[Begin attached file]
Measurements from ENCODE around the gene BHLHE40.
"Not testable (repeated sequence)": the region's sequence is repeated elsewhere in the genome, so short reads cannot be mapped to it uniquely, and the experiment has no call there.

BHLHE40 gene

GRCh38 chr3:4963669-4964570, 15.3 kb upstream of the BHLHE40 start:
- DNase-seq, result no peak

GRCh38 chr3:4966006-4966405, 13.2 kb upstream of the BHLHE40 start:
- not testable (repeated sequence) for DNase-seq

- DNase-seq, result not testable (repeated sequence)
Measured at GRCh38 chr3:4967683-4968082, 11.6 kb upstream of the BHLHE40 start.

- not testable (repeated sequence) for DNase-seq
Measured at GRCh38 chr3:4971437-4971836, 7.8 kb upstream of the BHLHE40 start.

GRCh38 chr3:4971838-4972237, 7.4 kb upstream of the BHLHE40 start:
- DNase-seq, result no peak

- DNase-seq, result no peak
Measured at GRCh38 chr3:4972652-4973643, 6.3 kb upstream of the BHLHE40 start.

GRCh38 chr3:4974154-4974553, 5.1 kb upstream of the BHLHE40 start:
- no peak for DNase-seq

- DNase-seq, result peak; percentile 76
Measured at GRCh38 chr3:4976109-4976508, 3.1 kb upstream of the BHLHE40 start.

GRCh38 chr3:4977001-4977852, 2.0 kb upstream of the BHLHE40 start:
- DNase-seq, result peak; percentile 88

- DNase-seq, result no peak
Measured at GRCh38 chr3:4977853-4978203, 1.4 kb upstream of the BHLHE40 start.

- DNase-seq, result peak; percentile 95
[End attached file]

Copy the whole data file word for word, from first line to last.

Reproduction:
Measurements from ENCODE around the gene BHLHE40.
"Not testable (repeated sequence)": the region's sequence is repeated elsewhere in the genome, so short reads cannot be mapped to it uniquely, and the experiment has no call there.

BHLHE40 gene

GRCh38 chr3:4963669-4964570, 15.3 kb upstream of the BHLHE40 start:
- DNase-seq, result no peak

GRCh38 chr3:4966006-4966405, 13.2 kb upstream of the BHLHE40 start:
- not testable (repeated sequence) for DNase-seq

- DNase-seq, result not testable (repeated sequence)
Measured at GRCh38 chr3:4967683-4968082, 11.6 kb upstream of the BHLHE40 start.

- not testable (repeated sequence) for DNase-seq
Measured at GRCh38 chr3:4971437-4971836, 7.8 kb upstream of the BHLHE40 start.

GRCh38 chr3:4971838-4972237, 7.4 kb upstream of the BHLHE40 start:
- DNase-seq, result no peak

- DNase-seq, result no peak
Measured at GRCh38 chr3:4972652-4973643, 6.3 kb upstream of the BHLHE40 start.

GRCh38 chr3:4974154-4974553, 5.1 kb upstream of the BHLHE40 start:
- no peak for DNase-seq

- DNase-seq, result peak; percentile 76
Measured at GRCh38 chr3:4976109-4976508, 3.1 kb upstream of the BHLHE40 start.

GRCh38 chr3:4977001-4977852, 2.0 kb upstream of the BHLHE40 start:
- DNase-seq, result peak; percentile 88

- DNase-seq, result no peak
Measured at GRCh38 chr3:4977853-4978203, 1.4 kb upstream of the BHLHE40 start.

- DNase-seq, result peak; percentile 95